When we first moved to our giant house in the suburbs, it was spring break. Kids #1 and 2 were in public school (second grade and kindergarten). We’d barely gotten all the furniture and boxes moved into the new place when school resumed.
For those who don’t know, kindergarten is practically a career for whichever parent is most responsible for supervising the offspring. At that time, kindergarten was an approximately half day venture, with either a different start time or end time than the rest of the grades, or both a different start and end time. This could result in a lot of back and forth to drop off and pick up multiple children.
And kid #3 was about 10 months old, so I finessed naptimes more often than not.
One of the first moms I met at kindergarten pick-up was Teresa. She had a toddler daughter, Hannah, and a kindergarten son, Tommy, in #2’s class. Teresa and I spent a fair amount of time together hanging around outside the kindergarten classroom, coaxing our daughters to just hang in there a few more minutes, quietly please, until their siblings were set free for the day. Later, Tommy and #2 were in the same first and second grade classes; Teresa and I, Hannah and #3 ended up spending a whole lot of time together chillin’ on the playground.
Tommy and #2 became friends, too. Teresa and her family bought a house just a few doors down our street and all the kids would play together. They ran between the houses, playing with whichever kids were available.
Tommy was a tow-headed, solidly-built little boy with a disconcertingly deep voice. He was open and curious, always kind, often blunt. He was a kid I never minded having underfoot, easy-going and just mischievous enough to be interesting.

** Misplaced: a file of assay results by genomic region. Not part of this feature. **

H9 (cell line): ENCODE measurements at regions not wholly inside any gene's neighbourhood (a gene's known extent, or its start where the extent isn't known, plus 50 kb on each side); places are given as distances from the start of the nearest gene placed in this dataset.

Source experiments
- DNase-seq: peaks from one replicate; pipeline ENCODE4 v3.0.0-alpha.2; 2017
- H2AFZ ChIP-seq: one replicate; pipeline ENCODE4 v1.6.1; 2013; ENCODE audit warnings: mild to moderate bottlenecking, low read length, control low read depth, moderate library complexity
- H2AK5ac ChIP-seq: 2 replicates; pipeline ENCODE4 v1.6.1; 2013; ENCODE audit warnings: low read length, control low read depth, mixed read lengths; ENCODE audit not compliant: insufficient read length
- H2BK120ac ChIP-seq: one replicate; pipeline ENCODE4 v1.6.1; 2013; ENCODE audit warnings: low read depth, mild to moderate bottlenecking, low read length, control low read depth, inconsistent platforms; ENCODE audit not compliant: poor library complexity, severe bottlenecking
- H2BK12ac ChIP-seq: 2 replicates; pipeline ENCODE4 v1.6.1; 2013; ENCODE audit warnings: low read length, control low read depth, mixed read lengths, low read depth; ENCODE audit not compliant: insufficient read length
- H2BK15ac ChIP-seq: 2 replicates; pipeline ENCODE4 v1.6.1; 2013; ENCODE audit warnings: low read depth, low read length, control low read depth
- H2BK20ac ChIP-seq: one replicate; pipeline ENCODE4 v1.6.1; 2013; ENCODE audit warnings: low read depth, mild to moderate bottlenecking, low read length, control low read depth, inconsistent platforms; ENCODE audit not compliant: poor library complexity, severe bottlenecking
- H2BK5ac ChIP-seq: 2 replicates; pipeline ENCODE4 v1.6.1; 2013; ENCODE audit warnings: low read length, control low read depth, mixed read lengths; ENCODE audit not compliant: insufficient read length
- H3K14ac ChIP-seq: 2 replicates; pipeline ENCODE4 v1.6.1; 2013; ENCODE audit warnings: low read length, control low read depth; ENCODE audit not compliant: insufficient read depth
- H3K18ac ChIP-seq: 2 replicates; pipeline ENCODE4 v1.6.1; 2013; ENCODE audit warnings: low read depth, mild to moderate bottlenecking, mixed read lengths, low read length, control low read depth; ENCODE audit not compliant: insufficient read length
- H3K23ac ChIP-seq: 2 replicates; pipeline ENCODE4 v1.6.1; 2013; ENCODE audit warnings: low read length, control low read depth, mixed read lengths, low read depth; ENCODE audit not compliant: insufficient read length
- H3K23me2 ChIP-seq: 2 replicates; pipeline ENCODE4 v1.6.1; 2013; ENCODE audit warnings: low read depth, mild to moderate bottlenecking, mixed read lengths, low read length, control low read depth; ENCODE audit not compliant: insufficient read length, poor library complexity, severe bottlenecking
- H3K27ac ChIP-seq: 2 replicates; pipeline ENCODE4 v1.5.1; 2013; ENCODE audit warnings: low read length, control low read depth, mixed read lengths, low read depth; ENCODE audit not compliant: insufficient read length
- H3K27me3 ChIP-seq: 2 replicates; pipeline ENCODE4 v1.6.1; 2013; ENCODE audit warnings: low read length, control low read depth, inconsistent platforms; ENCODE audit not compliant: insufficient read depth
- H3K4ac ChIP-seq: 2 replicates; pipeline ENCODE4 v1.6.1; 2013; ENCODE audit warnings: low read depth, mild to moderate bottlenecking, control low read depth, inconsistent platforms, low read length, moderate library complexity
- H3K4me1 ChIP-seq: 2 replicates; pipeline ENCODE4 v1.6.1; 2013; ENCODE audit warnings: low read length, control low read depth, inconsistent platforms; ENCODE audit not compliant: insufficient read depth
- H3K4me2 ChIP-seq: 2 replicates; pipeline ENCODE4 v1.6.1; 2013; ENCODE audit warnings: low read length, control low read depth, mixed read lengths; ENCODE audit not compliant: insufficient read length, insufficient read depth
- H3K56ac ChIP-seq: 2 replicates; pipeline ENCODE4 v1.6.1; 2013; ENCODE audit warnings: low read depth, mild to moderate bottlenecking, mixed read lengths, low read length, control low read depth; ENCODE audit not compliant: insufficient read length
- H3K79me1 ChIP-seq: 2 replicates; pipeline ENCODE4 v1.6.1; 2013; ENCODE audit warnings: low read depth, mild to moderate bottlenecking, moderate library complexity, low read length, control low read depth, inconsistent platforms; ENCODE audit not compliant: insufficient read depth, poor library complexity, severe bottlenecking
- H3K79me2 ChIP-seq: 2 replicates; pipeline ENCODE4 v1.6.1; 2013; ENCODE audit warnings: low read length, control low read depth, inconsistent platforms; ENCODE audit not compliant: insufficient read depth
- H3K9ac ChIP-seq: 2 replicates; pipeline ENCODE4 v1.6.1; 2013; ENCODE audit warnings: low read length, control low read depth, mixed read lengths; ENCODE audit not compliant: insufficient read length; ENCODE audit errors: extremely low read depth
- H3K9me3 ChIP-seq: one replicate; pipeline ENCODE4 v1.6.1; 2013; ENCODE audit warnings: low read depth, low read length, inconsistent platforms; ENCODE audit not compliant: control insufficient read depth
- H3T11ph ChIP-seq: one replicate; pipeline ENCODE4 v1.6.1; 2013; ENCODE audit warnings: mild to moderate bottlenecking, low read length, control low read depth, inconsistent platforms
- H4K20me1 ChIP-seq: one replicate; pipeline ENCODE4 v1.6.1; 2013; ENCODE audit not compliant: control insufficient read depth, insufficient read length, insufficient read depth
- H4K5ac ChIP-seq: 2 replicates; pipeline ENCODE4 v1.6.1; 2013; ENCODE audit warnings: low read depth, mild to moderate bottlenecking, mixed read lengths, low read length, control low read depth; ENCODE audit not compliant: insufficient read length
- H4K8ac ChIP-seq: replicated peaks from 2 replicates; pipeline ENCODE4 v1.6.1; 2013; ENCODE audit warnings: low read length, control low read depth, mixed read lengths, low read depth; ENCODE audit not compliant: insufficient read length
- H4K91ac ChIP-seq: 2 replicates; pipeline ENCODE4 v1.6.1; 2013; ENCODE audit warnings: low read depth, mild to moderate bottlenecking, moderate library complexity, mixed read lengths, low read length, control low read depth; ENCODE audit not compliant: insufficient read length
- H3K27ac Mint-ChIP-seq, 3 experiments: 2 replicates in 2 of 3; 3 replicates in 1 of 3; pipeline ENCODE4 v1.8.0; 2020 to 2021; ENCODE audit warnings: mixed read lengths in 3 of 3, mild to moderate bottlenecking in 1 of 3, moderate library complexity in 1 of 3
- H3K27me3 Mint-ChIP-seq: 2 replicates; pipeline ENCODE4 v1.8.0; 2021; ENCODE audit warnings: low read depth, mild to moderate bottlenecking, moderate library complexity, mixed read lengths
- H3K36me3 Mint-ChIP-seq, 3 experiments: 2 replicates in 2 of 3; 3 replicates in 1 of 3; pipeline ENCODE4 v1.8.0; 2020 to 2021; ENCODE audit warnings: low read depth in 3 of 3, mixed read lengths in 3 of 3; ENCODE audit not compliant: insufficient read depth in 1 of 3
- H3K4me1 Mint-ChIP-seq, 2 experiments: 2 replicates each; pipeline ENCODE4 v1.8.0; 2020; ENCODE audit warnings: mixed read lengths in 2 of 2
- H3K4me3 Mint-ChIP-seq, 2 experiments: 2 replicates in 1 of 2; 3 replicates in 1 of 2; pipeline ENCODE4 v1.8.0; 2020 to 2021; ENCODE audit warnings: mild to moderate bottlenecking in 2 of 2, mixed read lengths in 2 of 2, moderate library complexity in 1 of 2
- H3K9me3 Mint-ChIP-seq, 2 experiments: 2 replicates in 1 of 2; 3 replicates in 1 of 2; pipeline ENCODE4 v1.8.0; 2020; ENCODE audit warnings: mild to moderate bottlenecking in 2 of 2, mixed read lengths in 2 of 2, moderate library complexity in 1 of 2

After #2 left public school in the third grade, Tommy was still a playmate, but the older the kids got, the less we saw of him. Yet every Halloween without fail, he’d trick or treat at our house and ask after #2. He was truly interested in what she was doing and how she was.
Last St Patrick’s Day in the mid-afternoon, there was a terrible cacophony of sirens racing down the hill to our suburb’s community pool. I spared a quick hope that all would be well and forgot about it. Until two days later when I saw the obituary in the newspaper.
Tommy had been at the pool with his girlfriend, both seniors in high school, enjoying the warm spring day. He’d climbed out of the pool and simply collapsed, not breathing. The paramedics were unable to revive him. He died in the sunshine, by the side of the pool.
He’d played football and lacrosse in high school, had received a partial athletic scholarship to college. Had the physical for that college just weeks before his collapse. A week before his death, his parents’ divorce had become final. I never heard the results of the mandatory autopsy, not that it would change the unexpected tragedy of his passing.
I think of his mother often and wish her love and happy memories of her son. I’m acutely aware of just how close I came to losing a child. I don’t know how she carries on. I can barely breathe just remembering.
For me, in my mind’s eye, Tommy remains the tow-headed little boy with the very deep voice and the sparkle in his eyes. Forever seven years old, running up the sidewalk, laughing.